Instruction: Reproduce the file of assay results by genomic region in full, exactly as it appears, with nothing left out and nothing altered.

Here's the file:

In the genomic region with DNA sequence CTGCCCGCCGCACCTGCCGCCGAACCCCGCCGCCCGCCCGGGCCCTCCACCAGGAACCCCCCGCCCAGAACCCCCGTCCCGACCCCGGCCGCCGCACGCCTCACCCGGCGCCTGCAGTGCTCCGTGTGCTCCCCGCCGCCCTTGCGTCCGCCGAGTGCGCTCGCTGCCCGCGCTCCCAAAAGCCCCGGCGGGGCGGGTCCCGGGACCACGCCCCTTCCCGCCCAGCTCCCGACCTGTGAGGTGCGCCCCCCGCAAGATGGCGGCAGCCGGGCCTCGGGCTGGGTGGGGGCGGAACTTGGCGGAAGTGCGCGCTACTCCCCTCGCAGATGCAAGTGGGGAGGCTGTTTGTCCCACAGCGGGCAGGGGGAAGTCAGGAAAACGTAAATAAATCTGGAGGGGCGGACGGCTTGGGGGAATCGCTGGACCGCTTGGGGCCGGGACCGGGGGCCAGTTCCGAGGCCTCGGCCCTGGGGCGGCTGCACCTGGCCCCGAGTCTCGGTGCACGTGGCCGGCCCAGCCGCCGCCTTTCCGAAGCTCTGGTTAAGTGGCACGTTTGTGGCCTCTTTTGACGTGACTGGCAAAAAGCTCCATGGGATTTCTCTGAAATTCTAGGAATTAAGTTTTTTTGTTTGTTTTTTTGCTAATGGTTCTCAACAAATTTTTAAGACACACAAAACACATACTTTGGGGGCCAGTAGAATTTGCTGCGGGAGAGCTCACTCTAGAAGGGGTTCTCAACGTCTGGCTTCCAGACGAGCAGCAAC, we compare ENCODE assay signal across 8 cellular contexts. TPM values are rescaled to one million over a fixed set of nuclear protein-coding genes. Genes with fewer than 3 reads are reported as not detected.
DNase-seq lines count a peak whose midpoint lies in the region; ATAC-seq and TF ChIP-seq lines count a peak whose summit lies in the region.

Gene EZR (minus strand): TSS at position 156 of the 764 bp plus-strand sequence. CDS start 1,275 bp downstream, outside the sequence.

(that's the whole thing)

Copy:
In the genomic region with DNA sequence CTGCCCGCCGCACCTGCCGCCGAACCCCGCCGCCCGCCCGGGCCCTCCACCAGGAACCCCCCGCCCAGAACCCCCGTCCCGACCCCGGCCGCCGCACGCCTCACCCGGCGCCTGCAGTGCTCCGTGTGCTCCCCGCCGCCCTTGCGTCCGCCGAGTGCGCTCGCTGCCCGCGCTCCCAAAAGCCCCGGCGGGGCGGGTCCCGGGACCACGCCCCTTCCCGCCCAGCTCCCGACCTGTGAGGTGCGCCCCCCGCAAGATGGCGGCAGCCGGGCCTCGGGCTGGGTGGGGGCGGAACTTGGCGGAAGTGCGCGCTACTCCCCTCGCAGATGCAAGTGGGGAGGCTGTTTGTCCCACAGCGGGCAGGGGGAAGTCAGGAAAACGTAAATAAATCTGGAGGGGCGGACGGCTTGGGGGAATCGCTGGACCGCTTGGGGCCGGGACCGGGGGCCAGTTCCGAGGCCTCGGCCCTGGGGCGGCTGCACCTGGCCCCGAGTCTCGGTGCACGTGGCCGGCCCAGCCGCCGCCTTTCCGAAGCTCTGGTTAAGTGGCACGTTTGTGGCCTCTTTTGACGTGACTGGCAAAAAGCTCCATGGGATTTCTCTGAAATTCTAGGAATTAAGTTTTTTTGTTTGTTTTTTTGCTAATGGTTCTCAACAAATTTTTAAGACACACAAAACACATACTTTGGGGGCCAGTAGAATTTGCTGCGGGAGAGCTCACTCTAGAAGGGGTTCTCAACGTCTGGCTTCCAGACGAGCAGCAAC, we compare ENCODE assay signal across 8 cellular contexts. TPM values are rescaled to one million over a fixed set of nuclear protein-coding genes. Genes with fewer than 3 reads are reported as not detected.
DNase-seq lines count a peak whose midpoint lies in the region; ATAC-seq and TF ChIP-seq lines count a peak whose summit lies in the region.

Gene EZR (minus strand): TSS at position 156 of the 764 bp plus-strand sequence. CDS start 1,275 bp downstream, outside the sequence.